Electrical Outlets and Appliances: The Different Types You Should Know
From television to refrigerator, we use different appliances at home. Buying these appliances can be overwhelming. While there are many considerations, in this article, our focus is on the different types of electrical outlets in most homes. Make sure that the plug of the appliance matches the receptacle.
1. 15A, 120V Outlet
If you live in an older home, chances are, this is the type of outlet that you will find. There are two common versions. The more traditional option is a two-pronged outlet. It has two long slots, which will provide an ungrounded connection. On the other hand, there is also a newer alternative, which is a three-pronged outlet. It has a ground pin and two vertical slots. This will minimize the possibility of an electric shock, which can result from having a loose wire.
One of the reasons for the popularity of this outlet is its price. It is the cheapest and it also offers ease of upgrade if you want it replaced in the future. However, this is far from being the most advanced, and hence, safety can be an issue.
Choose this if you are running light-duty appliances that require minimum amperage and voltage.
2. 20A, 120V Outlet
For a larger power draw, this is what we recommend. According to building codes, this is the recommended receptacle for appliances like kitchen gadgets. You cannot plug this into a 15-amp receptacle since the power requirement does not match, and hence, the connected appliance will not function as expected.
The main difference of a 20-amp outlet from a 15-amp outlet is the presence of a horizontal slot along with the vertical slot. This is like a T-shaped slot but facing sideways. Other than this, there is also a slot for the neutral and ground pin.This is what we recommend if you are running power-hungry appliances. Compared to a 15-amp outlet, it has a load capacity that is up to 25% higher.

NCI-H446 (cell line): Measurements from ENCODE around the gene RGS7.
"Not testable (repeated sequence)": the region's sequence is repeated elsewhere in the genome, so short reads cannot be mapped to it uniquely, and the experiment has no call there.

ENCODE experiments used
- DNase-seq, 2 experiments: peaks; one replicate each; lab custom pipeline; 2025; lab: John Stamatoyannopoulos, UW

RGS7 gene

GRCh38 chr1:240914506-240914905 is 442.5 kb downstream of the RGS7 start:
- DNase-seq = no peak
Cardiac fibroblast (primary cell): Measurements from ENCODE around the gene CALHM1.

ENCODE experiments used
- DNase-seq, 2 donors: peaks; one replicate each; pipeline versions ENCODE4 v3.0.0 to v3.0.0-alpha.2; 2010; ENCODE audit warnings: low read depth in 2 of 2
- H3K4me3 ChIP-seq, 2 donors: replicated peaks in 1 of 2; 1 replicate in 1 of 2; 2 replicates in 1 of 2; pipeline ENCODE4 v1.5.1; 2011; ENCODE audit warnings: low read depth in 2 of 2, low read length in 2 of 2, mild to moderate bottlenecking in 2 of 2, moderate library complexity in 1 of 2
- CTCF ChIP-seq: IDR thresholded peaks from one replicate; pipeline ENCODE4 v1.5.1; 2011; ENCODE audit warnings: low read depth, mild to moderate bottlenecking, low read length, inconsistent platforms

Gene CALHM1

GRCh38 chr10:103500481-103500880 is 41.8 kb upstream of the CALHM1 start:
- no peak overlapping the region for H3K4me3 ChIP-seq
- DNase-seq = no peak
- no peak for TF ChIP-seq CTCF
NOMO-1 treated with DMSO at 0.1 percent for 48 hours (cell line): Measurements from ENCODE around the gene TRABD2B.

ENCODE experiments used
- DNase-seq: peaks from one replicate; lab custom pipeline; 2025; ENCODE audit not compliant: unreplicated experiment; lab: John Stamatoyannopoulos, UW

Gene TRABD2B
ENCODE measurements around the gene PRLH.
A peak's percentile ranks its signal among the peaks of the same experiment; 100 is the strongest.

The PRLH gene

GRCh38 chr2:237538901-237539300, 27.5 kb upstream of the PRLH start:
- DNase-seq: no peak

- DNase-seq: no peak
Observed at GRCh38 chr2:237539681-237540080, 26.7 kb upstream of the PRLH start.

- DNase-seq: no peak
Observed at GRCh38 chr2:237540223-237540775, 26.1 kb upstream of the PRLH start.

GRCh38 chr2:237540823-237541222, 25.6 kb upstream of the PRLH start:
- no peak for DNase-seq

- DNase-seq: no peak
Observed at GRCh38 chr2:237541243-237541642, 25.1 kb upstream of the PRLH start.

3. 20A, 250V Outlet
This is the best option if you are running shop equipment, such as power tools. From cordless drills to power saws, you need an outlet with a high voltage to meet the tool’s power needs. This is also true when it comes to air conditioning units.
One of the main characteristics of this outlet is that there is a double-pole circuit brealed. A part of the main panel, this is best installed only by a qualified electrician. This isn’t a DIY task. Some big appliances can have as high as 50-amp requirements, so we suggest that you consult with an expert.
4. GFCI Outlet
GFCI stands for ground fault circuit interrupter. This is a special receptacle needed for appliances used near places where there is potential contact with water, such as kitchens and bathrooms. It protects against electric shock, which commonly happens in places where water and electricity are in contact.
The best way to identify this outlet is through the presence of the test and reset buttons. It has an automated function that allows it to deliver an automatic functionality and is capable of detecting the presence of water and it instantly controls the power output also shuts down itself in case of a potential problem, which protects your appliances. After turning off on its own, push the reset button and it will work again. Also, do not forget to push the test button every now and then, which is a good way to test if the plug is working.
5. AFCI Outlet
AFCI stands for arc fault circuit interrupter. It is not as popular as GFCI, but the concept is pretty much the same. It protects against arcs. This is an occurrence where electricity is jumping from arc to arc, resulting in a fire. If your house has been built after 1999, chances are, you will have this electrical outlet in your circuit breaker box. It can be installed in different areas of your home by adding a circuit breaker in the main panel.
6. Switched Outlet
As the name implies, this is basically an outlet with a built-in switch. This will provide you with complete control on the power generated by the outlet. You can switch it on or off as you please. This is a great option if you hate plugging and unplugging an appliance, but you do not want it on all the time. This can also be used for supplying power to an extension cord.
7. USB Outlet
It is a must-have in many modern homes. While it does not run appliances, it is designed to power electronics, such as smartphones, tablets, and laptops, among other small devices. This way, you can connect your gadget directly to the plug. There is no need for the traditional adapter that you will find in a charger. There are different types of USB outlets, and you have to decide based on what you will be connecting to the plug.
In sum, being aware of electrical outlets and appliances is important to ensure meeting the right power requirements while also staying safe and sound. Next time to buy an appliance, make sure that it matches with the outlets that you currently have at home. Otherwise, work with a licensed electrician to help you out.
(we have written a guide for choosing the best dual fuel generators)